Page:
Pandan or screwpine is an evergreen plant with an aroma compound which makes a flavorful taste to any dessert, even plain rice or sticky rice. The leaves are the main part that is utilized in cooking for flavoring of food. It even imparts a greenish hue in rice cakes or suman when used as flavoring.
Asians use pandan leaves must like Westerners use vanilla for flavoring. Thai people call it Baey Toey while Indonesian and Malaysian call it daun pandan. Filipinos call it dahong pandan, (dahon means leaf in English).
The pandan plant likes moisture and thrives in swampy areas or close to the stream. I remember when I was young, my mom keeps pandan plant close to the marsh area where we live. She makes sure she always have ready to use leaves if she wants to make bilo-bilo*or bibingka* two of our favorite snacks or merienda*( coffee break or tea time).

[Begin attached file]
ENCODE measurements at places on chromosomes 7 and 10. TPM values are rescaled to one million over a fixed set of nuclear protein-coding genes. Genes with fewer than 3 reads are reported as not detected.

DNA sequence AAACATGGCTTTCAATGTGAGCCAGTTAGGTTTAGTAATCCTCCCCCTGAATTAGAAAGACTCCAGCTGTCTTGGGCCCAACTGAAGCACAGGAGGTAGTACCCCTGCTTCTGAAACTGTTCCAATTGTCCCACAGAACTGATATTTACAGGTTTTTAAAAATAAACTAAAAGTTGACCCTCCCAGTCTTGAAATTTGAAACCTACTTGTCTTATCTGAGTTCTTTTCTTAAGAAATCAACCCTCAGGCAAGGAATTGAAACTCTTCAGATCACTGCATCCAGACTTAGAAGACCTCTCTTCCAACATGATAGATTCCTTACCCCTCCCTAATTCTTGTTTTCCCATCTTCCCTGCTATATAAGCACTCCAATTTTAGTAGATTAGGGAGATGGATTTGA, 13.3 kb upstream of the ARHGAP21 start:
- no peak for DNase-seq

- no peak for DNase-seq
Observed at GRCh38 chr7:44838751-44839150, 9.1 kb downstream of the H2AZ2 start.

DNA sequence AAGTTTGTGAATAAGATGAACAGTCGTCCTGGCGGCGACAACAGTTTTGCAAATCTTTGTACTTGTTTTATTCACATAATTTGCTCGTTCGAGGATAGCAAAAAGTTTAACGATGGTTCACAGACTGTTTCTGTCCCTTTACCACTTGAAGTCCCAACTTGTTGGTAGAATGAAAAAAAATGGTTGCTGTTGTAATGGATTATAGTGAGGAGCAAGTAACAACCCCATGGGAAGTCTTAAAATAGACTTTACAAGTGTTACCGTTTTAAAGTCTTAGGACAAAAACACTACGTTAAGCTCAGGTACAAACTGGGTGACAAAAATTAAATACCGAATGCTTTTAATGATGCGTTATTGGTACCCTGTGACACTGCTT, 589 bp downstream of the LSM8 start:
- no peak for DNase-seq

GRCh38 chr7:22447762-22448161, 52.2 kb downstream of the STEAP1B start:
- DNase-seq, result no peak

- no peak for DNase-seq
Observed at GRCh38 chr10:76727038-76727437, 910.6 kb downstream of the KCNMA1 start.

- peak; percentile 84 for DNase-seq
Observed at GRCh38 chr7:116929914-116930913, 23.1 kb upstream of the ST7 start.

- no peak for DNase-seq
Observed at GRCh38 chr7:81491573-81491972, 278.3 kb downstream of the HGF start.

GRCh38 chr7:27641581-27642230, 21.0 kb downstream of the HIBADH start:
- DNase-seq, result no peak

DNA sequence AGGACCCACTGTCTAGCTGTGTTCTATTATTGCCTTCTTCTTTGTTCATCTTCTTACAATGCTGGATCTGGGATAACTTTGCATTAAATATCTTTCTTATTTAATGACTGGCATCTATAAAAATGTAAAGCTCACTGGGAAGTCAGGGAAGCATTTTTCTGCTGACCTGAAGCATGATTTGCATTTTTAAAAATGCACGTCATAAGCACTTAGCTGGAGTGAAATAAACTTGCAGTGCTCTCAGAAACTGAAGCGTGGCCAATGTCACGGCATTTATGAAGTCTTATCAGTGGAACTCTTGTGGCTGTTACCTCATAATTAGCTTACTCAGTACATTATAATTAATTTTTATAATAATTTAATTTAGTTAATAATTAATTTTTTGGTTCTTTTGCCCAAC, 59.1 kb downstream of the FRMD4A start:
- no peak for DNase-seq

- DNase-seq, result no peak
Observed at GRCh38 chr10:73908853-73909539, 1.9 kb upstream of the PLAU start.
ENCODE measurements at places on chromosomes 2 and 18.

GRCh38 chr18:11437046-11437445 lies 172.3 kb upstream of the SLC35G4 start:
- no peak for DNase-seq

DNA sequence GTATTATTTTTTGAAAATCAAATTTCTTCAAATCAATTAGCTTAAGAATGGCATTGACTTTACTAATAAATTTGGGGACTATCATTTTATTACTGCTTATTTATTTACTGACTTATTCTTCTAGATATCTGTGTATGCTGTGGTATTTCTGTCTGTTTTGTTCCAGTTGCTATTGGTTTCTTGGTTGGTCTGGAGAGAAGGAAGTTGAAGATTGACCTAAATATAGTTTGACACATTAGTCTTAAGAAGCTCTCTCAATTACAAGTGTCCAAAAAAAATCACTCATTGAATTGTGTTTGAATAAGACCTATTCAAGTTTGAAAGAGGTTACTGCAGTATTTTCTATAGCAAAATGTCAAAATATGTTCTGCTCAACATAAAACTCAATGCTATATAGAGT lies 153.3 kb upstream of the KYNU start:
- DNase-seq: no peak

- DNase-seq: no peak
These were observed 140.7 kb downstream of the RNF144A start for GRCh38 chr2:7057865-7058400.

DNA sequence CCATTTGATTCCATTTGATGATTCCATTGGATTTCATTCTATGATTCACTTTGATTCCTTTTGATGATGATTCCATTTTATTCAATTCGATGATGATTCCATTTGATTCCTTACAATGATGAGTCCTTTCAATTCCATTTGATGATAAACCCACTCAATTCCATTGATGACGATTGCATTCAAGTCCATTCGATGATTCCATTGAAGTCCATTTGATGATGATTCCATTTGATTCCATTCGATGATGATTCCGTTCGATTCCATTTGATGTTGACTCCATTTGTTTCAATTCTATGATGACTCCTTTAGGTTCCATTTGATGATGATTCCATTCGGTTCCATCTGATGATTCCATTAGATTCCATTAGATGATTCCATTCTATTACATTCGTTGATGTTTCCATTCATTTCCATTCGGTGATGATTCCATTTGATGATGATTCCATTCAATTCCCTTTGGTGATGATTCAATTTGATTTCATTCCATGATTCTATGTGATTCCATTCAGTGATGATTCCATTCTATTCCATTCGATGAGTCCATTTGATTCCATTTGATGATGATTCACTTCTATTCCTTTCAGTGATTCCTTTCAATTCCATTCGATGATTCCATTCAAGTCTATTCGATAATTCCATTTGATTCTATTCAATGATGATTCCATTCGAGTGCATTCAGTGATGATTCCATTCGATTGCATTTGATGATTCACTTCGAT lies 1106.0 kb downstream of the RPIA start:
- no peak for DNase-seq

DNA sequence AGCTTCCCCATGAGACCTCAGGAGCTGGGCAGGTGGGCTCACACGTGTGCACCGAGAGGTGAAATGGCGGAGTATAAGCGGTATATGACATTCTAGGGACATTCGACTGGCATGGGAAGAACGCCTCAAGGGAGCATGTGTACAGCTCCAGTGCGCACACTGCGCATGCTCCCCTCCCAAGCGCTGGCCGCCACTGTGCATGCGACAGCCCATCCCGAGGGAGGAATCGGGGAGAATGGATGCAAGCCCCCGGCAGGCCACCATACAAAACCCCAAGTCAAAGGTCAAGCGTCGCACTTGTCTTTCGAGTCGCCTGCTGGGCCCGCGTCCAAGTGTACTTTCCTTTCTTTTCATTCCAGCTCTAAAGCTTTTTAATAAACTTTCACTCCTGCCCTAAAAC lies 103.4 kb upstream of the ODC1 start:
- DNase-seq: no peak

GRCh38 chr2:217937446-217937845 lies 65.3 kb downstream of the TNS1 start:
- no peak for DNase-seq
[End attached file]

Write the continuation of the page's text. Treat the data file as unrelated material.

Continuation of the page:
The plant never flowers so to propagate, cut a young shoot and let it root in a fine soil before transplanting in the ground.
I am not familiar with the medicinal value of pandan but if you use it to flavor “salabat” our ginger tea, it will definitely improve the taste of the tea and so more refreshing to drink.
They say that keeping leaves around the kitchen especially under the sink, will repel the roaches from invading the area. The roaches don’t like the smell of the pandan leaves so no need buying those chemical sprays, just buy pandan leaves from the Asian market or in my case, Chinatown.